No Big Whoop
BY Brandon Voss
March 30 2009 12:00 AM ET
But from the energy of the largely gay crowd outside the theater, I sensed something was amiss the moment my boyfriend Nick and I arrived on the scene. As we got closer, we spotted sheets of crisp white paper taped to the front doors with the following notice: "Due to illness, the part of Aretha, played by Whoopi Goldberg, will be performed by Lisa Estridge."
"I was dreading that," groaned Nick, who knew that Goldberg had been out sick from The View that morning. "Dreading. That works on two levels because Whoopi has dreadlocks. See what I did there?" But with the immediate threat of rioting on West 43rd Street, there was no time to congratulate him on his wordplay. Then, all of a sudden, the crowd's mood seemed to shift, thanks to the close proximity of other celebrities. Just moments before the show began, Parker Posey breezed past Michael Kors and Law & Order: SVU's Richard Belzer. It was a veritable who's who of local notables that regularly attend one-night theatrical benefits.
As luck would have it, the seats behind ours were occupied by Statler and Waldorf, the elderly hecklers from The Muppet Show — if Statler and Waldorf were gay, horny, and wore turquoise jewelry. There were actually many such Muppets scattered throughout the audience, but the two behind me were the only ones I could hear. And smell, thanks to liberal applications of Aramis for Men.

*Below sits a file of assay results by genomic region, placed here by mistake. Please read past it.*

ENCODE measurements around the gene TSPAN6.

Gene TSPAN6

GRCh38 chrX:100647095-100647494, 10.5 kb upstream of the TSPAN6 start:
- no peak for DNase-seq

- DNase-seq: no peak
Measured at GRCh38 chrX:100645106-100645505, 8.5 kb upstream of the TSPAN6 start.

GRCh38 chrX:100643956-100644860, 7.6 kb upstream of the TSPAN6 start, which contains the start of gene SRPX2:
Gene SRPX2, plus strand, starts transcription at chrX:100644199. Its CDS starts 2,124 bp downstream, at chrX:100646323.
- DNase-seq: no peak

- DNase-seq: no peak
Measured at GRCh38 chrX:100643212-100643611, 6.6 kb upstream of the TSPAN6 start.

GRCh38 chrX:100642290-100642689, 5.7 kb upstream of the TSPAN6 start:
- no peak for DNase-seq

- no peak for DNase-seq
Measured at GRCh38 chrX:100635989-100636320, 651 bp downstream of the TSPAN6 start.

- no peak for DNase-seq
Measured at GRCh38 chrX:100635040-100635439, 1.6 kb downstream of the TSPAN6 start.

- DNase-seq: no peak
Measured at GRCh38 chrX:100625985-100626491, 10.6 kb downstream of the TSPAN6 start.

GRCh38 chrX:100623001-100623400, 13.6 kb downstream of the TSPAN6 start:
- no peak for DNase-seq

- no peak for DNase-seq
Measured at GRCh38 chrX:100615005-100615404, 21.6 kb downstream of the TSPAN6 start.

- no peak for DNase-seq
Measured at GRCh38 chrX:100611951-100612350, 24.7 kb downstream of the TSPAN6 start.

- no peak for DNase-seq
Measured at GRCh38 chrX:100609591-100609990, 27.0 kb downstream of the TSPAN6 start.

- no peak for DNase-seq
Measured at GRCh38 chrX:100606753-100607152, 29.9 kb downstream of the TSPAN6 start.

Currently appearing in Broadway's Blithe Spirit alongside Angela Lansbury and Rupert Everett, Tony-winner Christine Ebersole took the stage first to make a formal announcement about Goldberg's absence. Quieting those who had neglected to read the door signage, Ebersole encouraged the crowd to be supportive of Estridge, who had been Goldberg's rehearsal stand-in. "Isn't this how it starts?" she asked. "Shirley MacLaine and all that?" Ebersole knew her audience; it was one of the few rooms in town where you could kill with a Pajama Game reference.
Lesbian author Fran Lebowitz appeared next and positioned herself on a stool to fulfill the show's narration duties with her signature dry, deliberate delivery. Mad Men's Bryan Batt soon entered to much applause as smarmy theater producer Martin Klemmer. We learned that Martin hoped to bring Sylvia and Leatrice together in Legends! the play-within-a-play, with the financial backing of — Brad Pitt? Yes, it immediately became apparent that Epperson's idea of an "adaptation" actually meant "drastic pop-cultural update." Therefore, those hoping to hear what 1986 audiences heard were out of luck; instead, the new script contained wisecracks about the likes of Ann Coulter, Anna Nicole Smith, and Sally Field's Boniva commercials.
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